Houston is often known as a large sprawly city built on the back of some truly massive motorways such as the Katy Freeway which is the world’s widest road and is now up to 26 lanes wide in places – yet more congested than ever after a NZ$4.3 billion upgrade.
Despite that this year it will be a city to watch when it comes to public transport. Here’s why.
In 2014 Houston went out for consultation on a re-imagined bus network to completely overhaul their PT network. Helping lead the design was Jarrett Walker who has been doing the same thing in Auckland. He talks in more detail about the network and process in this post. Like Auckland, Houston were running a lot of buses but due to the poor network design many duplicated other services, meandered all over the place or were focused on serving a small population and as such the network was not effective. The map below shows the frequent routes under the old system
And here’s what the frequent network looked like after the reimaging. Like the proposals in Auckland there are other services running at lower frequencies too.
One area Houston have definitely got over us is that after going out for consultation in May 2014 they implemented the entire network in August last year. By comparison Auckland Transport consulted on the idea of the new network in the 2012 Regional Public Transport Plan (RPTP), launched consultation on the South Auckland part of the new network in 2013 and aren’t expected to implement it till near the end of this year with the whole network not likely to be rolled out till the end of 2017. I’m suspect one of the reasons Houston was able to make the change so quickly is that the buses were run by transit authority and they already had the interchanges they needed in place.
At the same the city has also been rolling out improvements to its light rail network. In late 2013 it opened an 8.5km extension to their original Red Line and in May 2015 it opened two new lines – Green and Purple with a further extension to the Green Line still under construction.
What makes Houston interesting to follow is to see particularly what impact the new bus network has on ridership. The image below was being shared around social media last week and Kent included it in the most recent Sunday reading.
When a complete bus network is changed a decline in ridership is is expected early on but it’s expected that over time it will then rise and do so at a faster rate so that after a few years the system is performing better than it was had the change not happened. The results above are surprising in just how fast the change appears to be happening. Bus ridership in Auckland is been growing however if the same sort of improvement in trend was seen it would be very positive.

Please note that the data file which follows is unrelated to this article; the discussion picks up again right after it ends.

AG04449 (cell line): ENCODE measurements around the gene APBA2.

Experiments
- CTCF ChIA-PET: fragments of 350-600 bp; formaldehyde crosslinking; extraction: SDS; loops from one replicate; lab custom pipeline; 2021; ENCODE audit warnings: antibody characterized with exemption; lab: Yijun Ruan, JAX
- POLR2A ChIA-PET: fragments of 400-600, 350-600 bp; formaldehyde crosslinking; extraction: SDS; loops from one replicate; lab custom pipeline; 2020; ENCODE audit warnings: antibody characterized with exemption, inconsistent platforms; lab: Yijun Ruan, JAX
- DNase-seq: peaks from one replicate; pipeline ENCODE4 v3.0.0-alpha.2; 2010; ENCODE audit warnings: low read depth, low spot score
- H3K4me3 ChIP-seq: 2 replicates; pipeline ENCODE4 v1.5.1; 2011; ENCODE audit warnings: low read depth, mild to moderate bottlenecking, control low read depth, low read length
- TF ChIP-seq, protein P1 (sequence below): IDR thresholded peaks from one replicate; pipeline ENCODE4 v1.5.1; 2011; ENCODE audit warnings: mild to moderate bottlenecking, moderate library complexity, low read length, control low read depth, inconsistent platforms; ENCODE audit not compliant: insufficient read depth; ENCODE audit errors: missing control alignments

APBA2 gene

Looking into the details a bit further one of the reasons for the good result in November was actually due to an extra working day which accounts for about 46% of the increase however even taking that into account the result is positive. Obviously it’s only early days but I’ll be keeping track of what happens in Houston as it might be an indicator as to what will happen hear following the roll out of the New Network in South Auckland. I’m sure many other cities will equally be watching what happens to see the value in moving to a connected frequent network.
In looking into the details I was also able to get ridership results for the city for the last 5 or so years allowing us to the trends that have been happening. One thing that surprised me was how comparing it to Auckland’s. At the start of the period Auckland had around 62 million trips to 69 million in Houston. As of November Auckland had 81 million trips to 74 million in Houston. Things obviously aren’t so comparable on a per capita basis as their urban area has around 5 million people so per capita they are much lower than Auckland
A breakdown of their results as a 12 month rolling average is below and as you can see a lot of their growth is being driving by growth on light rail since the network was expanded – much like how in Auckland the rail network is driving the growth. The big difference is our bus ridership has also continued to grow. Interestingly their Red Line on the light rail network is carrying about 54,000 people a day which is about the same as Auckland’s entire rail network.
Given the implications for the new network I’ll continue to keep an eye on what happens as it may be an indicator of what we can expect.